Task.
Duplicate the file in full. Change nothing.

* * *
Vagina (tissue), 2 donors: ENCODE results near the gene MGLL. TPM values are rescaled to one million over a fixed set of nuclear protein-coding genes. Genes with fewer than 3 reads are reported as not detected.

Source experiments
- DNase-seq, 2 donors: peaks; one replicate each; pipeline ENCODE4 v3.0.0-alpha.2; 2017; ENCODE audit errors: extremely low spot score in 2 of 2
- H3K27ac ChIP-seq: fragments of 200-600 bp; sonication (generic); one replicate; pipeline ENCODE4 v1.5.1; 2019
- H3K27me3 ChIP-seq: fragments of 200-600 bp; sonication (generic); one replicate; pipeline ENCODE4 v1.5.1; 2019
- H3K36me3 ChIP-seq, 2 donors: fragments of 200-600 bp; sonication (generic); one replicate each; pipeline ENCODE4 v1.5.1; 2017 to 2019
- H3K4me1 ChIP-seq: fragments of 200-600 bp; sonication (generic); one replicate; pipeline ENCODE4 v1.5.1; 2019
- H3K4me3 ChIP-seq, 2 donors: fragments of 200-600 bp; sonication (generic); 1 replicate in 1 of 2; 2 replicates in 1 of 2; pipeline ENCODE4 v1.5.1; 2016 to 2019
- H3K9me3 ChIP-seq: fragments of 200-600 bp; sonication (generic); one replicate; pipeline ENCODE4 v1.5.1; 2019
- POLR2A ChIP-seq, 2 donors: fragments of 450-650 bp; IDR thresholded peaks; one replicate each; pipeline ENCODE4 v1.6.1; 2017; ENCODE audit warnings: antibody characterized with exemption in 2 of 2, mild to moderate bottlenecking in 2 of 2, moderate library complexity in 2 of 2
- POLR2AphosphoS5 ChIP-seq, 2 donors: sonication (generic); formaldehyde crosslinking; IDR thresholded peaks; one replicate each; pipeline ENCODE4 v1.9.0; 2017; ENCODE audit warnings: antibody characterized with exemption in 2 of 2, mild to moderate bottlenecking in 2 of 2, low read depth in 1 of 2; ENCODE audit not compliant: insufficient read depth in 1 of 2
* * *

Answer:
Vagina (tissue), 2 donors: ENCODE results near the gene MGLL. TPM values are rescaled to one million over a fixed set of nuclear protein-coding genes. Genes with fewer than 3 reads are reported as not detected.

Source experiments
- DNase-seq, 2 donors: peaks; one replicate each; pipeline ENCODE4 v3.0.0-alpha.2; 2017; ENCODE audit errors: extremely low spot score in 2 of 2
- H3K27ac ChIP-seq: fragments of 200-600 bp; sonication (generic); one replicate; pipeline ENCODE4 v1.5.1; 2019
- H3K27me3 ChIP-seq: fragments of 200-600 bp; sonication (generic); one replicate; pipeline ENCODE4 v1.5.1; 2019
- H3K36me3 ChIP-seq, 2 donors: fragments of 200-600 bp; sonication (generic); one replicate each; pipeline ENCODE4 v1.5.1; 2017 to 2019
- H3K4me1 ChIP-seq: fragments of 200-600 bp; sonication (generic); one replicate; pipeline ENCODE4 v1.5.1; 2019
- H3K4me3 ChIP-seq, 2 donors: fragments of 200-600 bp; sonication (generic); 1 replicate in 1 of 2; 2 replicates in 1 of 2; pipeline ENCODE4 v1.5.1; 2016 to 2019
- H3K9me3 ChIP-seq: fragments of 200-600 bp; sonication (generic); one replicate; pipeline ENCODE4 v1.5.1; 2019
- POLR2A ChIP-seq, 2 donors: fragments of 450-650 bp; IDR thresholded peaks; one replicate each; pipeline ENCODE4 v1.6.1; 2017; ENCODE audit warnings: antibody characterized with exemption in 2 of 2, mild to moderate bottlenecking in 2 of 2, moderate library complexity in 2 of 2
- POLR2AphosphoS5 ChIP-seq, 2 donors: sonication (generic); formaldehyde crosslinking; IDR thresholded peaks; one replicate each; pipeline ENCODE4 v1.9.0; 2017; ENCODE audit warnings: antibody characterized with exemption in 2 of 2, mild to moderate bottlenecking in 2 of 2, low read depth in 1 of 2; ENCODE audit not compliant: insufficient read depth in 1 of 2